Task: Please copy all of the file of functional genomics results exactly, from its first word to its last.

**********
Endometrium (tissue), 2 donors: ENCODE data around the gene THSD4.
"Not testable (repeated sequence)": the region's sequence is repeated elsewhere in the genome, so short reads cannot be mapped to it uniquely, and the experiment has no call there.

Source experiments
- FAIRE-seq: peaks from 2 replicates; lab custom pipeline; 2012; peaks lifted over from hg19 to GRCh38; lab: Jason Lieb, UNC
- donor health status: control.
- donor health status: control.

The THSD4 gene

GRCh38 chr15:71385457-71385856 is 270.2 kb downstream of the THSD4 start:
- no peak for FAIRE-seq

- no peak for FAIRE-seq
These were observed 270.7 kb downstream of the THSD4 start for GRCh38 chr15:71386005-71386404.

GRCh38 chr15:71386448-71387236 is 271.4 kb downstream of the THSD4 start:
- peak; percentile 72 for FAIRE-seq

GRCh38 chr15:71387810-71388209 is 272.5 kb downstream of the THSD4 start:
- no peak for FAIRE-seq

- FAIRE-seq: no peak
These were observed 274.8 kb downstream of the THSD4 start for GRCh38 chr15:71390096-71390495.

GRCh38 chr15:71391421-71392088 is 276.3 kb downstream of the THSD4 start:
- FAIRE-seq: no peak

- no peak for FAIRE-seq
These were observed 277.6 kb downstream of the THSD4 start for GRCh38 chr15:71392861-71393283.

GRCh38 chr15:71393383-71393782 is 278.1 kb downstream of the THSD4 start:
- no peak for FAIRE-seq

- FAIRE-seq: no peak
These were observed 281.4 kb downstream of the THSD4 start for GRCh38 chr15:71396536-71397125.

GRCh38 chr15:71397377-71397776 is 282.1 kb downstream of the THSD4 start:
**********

Endometrium (tissue), 2 donors: ENCODE data around the gene THSD4.
"Not testable (repeated sequence)": the region's sequence is repeated elsewhere in the genome, so short reads cannot be mapped to it uniquely, and the experiment has no call there.

Source experiments
- FAIRE-seq: peaks from 2 replicates; lab custom pipeline; 2012; peaks lifted over from hg19 to GRCh38; lab: Jason Lieb, UNC
- donor health status: control.
- donor health status: control.

The THSD4 gene

GRCh38 chr15:71385457-71385856 is 270.2 kb downstream of the THSD4 start:
- no peak for FAIRE-seq

- no peak for FAIRE-seq
These were observed 270.7 kb downstream of the THSD4 start for GRCh38 chr15:71386005-71386404.

GRCh38 chr15:71386448-71387236 is 271.4 kb downstream of the THSD4 start:
- peak; percentile 72 for FAIRE-seq

GRCh38 chr15:71387810-71388209 is 272.5 kb downstream of the THSD4 start:
- no peak for FAIRE-seq

- FAIRE-seq: no peak
These were observed 274.8 kb downstream of the THSD4 start for GRCh38 chr15:71390096-71390495.

GRCh38 chr15:71391421-71392088 is 276.3 kb downstream of the THSD4 start:
- FAIRE-seq: no peak

- no peak for FAIRE-seq
These were observed 277.6 kb downstream of the THSD4 start for GRCh38 chr15:71392861-71393283.

GRCh38 chr15:71393383-71393782 is 278.1 kb downstream of the THSD4 start:
- no peak for FAIRE-seq

- FAIRE-seq: no peak
These were observed 281.4 kb downstream of the THSD4 start for GRCh38 chr15:71396536-71397125.

GRCh38 chr15:71397377-71397776 is 282.1 kb downstream of the THSD4 start: